Gertjan Ettema, Tommy Gløsen, and Roland van den Tillaar
The main purpose of this study was to compare the effect of a specific resistance training program (throwing movement with a pulley device) with the effect of regular training (throwing with regular balls) on overarm throwing velocity under various conditions.
The training forms were matched for total training load, ie, impulse generated on the ball or pulley device. Both training groups (resistance training n = 7 and regular training n = 6) consisted of women team handball players, and trained 3 times per week for 8 weeks, according to an assigned training program alongside their normal handball training.
An increase in throwing velocity with normal balls after the training period was observed for both groups (P = .014), as well as throwing with heavier balls and throwing like actions in the pulley device. Although the regular training group seemed to improve more (6.1%) in throwing velocity with normal balls than the resistance training group (1.4%), this difference was not statistically significant.
These findings indicate that resistance training does not surpass standard throwing training in improvement of overarm throwing velocity.
Guro Strøm Solli, Pål Haugnes, Jan Kocbach, Roland van den Tillaar, Per Øyvind Torvik, and Øyvind Sandbakk
Purpose: To compare the effects of a short specific and a long traditional warm-up on time-trial performance in cross-country skiing sprint using the skating style, as well as related differences in pacing strategy and physiological responses. Methods: In total, 14 (8 men and 6 women) national-level Norwegian cross-country skiers (age 20.4 [3.1] y; VO2max 65.9 [5.7] mL/kg/min) performed 2 types of warm-up (short, 8 × 100 m with gradual increase from 60% to 95% of maximal speed with a 1-min rest between sprints, and long, ∼35 min at low intensity, including 5 min at moderate and 3 min at high intensity) in a randomized order with 1 hour and 40 minutes of rest between tests. Each warm-up was followed by a 1.3-km sprint time trial, with continuous measurements of speed and heart rate. Results: No difference in total time for the time trial between the short and long warm-ups (199  vs 200  s; P = .952), or average speed and heart rate for the total course, or in the 6 terrain sections (all P < .41, η 2 < .06) was found. There was an effect of order, with total time-trial time being shorter during test 2 than test 1 (197  vs 202  s; P = .004). No significant difference in blood lactate and rating of perceived exertion was found between the short versus long warm-ups or between test 1 and test 2 at any of the measurement points during the test day (P < .58, η 2 > .01). Conclusions: This study indicates that a short specific warm-up could be as effective as a long traditional warm-up during a sprint time trial in cross-country skiing.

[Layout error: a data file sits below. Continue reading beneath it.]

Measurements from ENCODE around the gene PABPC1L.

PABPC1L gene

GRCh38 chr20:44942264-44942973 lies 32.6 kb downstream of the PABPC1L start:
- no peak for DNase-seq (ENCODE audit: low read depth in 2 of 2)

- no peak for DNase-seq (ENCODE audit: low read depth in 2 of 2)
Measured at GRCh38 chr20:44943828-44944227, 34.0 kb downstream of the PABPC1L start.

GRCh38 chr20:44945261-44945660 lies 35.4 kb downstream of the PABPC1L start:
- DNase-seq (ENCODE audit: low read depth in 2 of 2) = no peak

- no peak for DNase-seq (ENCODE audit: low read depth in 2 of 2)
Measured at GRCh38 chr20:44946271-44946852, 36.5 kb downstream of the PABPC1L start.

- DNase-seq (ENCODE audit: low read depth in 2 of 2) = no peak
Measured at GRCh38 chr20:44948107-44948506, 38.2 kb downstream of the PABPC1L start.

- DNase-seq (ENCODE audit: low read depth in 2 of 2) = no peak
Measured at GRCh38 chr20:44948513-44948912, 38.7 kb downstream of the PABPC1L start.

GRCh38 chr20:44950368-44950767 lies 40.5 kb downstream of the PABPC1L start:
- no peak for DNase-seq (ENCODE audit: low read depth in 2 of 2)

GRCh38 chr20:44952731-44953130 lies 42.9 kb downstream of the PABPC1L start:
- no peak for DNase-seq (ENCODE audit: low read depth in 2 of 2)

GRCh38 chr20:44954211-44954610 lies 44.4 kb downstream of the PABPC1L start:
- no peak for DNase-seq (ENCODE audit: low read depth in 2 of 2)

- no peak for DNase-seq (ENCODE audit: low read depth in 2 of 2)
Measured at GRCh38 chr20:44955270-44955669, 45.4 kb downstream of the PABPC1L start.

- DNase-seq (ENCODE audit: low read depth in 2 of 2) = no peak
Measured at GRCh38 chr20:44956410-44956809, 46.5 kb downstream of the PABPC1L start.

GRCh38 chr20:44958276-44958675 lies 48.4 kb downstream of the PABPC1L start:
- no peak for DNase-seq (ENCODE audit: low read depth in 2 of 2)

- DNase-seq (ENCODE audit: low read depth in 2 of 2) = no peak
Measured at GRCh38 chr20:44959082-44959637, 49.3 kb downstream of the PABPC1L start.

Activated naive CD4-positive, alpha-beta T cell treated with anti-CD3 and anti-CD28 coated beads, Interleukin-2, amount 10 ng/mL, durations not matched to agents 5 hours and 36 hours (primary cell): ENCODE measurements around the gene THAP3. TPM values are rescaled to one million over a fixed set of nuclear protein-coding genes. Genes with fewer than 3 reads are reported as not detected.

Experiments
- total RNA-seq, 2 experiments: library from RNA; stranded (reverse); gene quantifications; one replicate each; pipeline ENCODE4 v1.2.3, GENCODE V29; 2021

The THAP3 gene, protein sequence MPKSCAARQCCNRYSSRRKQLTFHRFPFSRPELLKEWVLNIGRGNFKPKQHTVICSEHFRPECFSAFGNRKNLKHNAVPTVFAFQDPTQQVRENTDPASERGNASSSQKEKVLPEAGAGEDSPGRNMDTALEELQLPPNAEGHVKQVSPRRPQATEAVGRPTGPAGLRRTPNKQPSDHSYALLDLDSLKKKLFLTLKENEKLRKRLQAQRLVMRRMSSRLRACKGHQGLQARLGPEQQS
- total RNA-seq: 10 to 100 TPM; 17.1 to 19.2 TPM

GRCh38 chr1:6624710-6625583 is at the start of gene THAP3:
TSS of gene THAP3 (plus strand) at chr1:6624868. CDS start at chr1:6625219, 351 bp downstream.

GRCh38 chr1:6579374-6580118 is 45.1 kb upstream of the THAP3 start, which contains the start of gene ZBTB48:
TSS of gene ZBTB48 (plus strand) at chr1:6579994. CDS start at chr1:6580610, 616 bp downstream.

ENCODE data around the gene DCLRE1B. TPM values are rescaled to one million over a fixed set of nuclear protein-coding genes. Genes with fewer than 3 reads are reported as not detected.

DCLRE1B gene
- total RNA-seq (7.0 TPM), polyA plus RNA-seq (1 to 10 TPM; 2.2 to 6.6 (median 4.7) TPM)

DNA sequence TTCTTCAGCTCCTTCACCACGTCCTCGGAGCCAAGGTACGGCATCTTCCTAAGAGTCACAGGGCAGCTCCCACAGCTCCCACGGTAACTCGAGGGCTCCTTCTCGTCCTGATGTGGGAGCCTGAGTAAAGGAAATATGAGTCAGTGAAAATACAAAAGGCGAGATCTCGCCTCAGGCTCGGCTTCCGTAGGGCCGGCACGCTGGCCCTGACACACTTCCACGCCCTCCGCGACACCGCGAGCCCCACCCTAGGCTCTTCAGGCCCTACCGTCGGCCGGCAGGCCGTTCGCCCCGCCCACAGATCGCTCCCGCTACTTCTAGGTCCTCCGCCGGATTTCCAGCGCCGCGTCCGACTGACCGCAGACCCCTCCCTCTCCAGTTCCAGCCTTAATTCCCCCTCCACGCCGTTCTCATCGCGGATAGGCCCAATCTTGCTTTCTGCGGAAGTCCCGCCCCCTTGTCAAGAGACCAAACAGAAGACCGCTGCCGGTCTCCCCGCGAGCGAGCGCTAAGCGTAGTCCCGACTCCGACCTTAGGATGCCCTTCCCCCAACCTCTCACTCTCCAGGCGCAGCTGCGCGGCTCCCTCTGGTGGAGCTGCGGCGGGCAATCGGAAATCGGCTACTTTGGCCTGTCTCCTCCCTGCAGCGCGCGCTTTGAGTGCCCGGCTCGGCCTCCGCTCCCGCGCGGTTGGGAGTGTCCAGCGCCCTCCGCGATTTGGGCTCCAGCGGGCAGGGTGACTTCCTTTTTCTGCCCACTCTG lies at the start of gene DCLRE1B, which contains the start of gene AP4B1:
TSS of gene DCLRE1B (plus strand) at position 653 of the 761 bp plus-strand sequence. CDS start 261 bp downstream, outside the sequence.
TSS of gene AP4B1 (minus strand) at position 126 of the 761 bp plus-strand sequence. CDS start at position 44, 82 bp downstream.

Mário C. Marques, Roland van den Tillaar, Jason D. Vescovi, and Juan José González-Badillo
The purpose of this study was to examine the relationship between ball-throwing velocity during a 3-step running throw and dynamic strength, power, and bar velocity during a concentric-only bench-press exercise in team-handball players.
Fourteen elite senior male team-handball players volunteered to participate. Each volunteer had power and bar velocity measured during a concentric-only bench-press test with 26, 36, and 46 kg, as well as having 1-repetition-maximum (1-RMBP) strength determined. Ball-throwing velocity was evaluated with a standard 3-step running throw using a radar gun.
Ball-throwing velocity was related to the absolute load lifted during the 1-RMBP (r = .637, P = .014), peak power using 36 kg (r = .586, P = .028) and 46 kg (r = .582, P = .029), and peak bar velocity using 26 kg (r = .563, P = .036) and 36 kg (r = .625, P = .017).
The results indicate that throwing velocity of elite team-handball players is related to maximal dynamic strength, peak power, and peak bar velocity. Thus, a training regimen designed to improve ball-throwing velocity in elite male team-handball players should include exercises that are aimed at increasing both strength and power in the upper body.